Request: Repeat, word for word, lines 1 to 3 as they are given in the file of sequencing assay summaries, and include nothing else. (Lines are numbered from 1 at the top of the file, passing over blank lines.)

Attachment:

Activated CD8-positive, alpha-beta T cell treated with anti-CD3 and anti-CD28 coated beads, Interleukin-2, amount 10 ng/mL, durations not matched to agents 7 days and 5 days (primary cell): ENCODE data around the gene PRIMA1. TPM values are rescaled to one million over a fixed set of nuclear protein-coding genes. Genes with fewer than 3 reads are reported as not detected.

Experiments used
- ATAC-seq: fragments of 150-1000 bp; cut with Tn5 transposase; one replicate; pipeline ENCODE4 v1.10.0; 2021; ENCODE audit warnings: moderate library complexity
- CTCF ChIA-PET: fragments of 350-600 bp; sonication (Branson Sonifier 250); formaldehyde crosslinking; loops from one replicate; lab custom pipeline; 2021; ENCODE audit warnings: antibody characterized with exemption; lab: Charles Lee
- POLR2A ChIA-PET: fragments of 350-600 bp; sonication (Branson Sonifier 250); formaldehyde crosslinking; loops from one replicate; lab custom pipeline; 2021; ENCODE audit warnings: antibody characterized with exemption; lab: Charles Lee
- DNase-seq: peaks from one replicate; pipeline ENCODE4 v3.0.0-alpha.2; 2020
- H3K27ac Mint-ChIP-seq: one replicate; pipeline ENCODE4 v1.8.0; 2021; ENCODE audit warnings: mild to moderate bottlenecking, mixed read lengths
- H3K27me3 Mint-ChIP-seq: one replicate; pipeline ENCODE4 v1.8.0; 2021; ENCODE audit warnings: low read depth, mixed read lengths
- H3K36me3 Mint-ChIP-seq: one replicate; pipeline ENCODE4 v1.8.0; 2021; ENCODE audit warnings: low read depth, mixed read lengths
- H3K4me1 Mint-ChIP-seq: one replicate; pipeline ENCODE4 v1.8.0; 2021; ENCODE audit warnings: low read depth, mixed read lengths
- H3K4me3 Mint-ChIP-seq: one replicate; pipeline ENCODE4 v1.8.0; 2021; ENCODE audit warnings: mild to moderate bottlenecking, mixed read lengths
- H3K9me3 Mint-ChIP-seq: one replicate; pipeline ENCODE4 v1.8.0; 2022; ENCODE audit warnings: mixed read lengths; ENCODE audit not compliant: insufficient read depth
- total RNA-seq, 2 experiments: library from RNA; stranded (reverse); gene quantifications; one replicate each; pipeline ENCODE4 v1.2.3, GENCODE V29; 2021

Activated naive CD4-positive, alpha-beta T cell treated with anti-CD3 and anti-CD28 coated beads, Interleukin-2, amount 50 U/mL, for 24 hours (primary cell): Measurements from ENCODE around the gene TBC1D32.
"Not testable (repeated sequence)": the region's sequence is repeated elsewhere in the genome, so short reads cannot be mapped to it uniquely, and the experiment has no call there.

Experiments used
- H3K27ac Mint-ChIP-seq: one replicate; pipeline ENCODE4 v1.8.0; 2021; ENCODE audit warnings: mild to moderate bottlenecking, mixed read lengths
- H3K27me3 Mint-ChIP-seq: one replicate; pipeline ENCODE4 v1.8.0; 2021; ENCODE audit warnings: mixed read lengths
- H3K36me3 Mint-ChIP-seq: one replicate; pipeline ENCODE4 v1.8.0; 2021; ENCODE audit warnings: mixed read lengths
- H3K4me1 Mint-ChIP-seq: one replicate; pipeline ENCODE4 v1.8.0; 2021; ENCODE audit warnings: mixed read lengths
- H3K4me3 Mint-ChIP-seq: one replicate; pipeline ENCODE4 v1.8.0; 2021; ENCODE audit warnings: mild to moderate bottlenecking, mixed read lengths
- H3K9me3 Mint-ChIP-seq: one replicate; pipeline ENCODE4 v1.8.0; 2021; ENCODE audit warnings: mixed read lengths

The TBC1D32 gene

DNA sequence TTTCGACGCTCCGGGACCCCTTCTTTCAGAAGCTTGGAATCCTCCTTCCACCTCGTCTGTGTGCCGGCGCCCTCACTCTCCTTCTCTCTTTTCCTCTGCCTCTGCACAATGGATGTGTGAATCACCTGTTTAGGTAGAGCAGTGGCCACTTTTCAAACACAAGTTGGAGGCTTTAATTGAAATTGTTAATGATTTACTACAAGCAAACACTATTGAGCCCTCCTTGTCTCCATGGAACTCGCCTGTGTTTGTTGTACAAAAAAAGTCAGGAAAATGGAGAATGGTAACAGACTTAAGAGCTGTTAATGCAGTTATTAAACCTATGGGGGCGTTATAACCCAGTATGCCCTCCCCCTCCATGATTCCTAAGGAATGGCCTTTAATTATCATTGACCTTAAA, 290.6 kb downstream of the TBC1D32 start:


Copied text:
Activated CD8-positive, alpha-beta T cell treated with anti-CD3 and anti-CD28 coated beads, Interleukin-2, amount 10 ng/mL, durations not matched to agents 7 days and 5 days (primary cell): ENCODE data around the gene PRIMA1. TPM values are rescaled to one million over a fixed set of nuclear protein-coding genes. Genes with fewer than 3 reads are reported as not detected.

Experiments used
- ATAC-seq: fragments of 150-1000 bp; cut with Tn5 transposase; one replicate; pipeline ENCODE4 v1.10.0; 2021; ENCODE audit warnings: moderate library complexity